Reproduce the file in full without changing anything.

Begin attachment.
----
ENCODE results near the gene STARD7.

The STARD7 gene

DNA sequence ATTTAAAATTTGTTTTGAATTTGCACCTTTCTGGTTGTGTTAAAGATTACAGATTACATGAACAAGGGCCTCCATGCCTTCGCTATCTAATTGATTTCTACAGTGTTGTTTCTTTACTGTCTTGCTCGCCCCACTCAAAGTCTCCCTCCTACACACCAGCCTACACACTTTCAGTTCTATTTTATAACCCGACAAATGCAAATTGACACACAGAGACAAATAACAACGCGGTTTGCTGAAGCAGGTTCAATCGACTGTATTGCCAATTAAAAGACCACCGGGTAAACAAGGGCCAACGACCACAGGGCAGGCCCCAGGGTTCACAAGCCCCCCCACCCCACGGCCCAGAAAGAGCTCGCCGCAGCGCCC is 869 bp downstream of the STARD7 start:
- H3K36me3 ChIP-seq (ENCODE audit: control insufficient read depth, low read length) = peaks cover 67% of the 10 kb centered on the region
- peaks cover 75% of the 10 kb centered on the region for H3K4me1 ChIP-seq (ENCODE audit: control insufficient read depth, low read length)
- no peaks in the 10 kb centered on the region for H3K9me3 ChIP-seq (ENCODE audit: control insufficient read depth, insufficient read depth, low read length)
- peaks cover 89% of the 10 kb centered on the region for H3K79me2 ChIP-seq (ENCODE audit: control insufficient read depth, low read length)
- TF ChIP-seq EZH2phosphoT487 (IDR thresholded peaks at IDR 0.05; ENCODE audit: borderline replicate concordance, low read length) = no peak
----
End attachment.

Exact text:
ENCODE results near the gene STARD7.

The STARD7 gene

DNA sequence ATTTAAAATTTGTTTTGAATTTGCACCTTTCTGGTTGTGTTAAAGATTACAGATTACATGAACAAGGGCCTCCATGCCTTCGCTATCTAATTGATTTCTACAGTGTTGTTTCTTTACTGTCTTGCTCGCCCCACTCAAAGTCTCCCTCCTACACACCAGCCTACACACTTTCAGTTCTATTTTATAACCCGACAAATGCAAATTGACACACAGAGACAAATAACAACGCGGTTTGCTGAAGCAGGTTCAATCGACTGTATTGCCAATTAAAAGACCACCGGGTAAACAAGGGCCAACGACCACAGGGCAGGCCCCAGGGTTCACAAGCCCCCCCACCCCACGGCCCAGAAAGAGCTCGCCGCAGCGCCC is 869 bp downstream of the STARD7 start:
- H3K36me3 ChIP-seq (ENCODE audit: control insufficient read depth, low read length) = peaks cover 67% of the 10 kb centered on the region
- peaks cover 75% of the 10 kb centered on the region for H3K4me1 ChIP-seq (ENCODE audit: control insufficient read depth, low read length)
- no peaks in the 10 kb centered on the region for H3K9me3 ChIP-seq (ENCODE audit: control insufficient read depth, insufficient read depth, low read length)
- peaks cover 89% of the 10 kb centered on the region for H3K79me2 ChIP-seq (ENCODE audit: control insufficient read depth, low read length)
- TF ChIP-seq EZH2phosphoT487 (IDR thresholded peaks at IDR 0.05; ENCODE audit: borderline replicate concordance, low read length) = no peak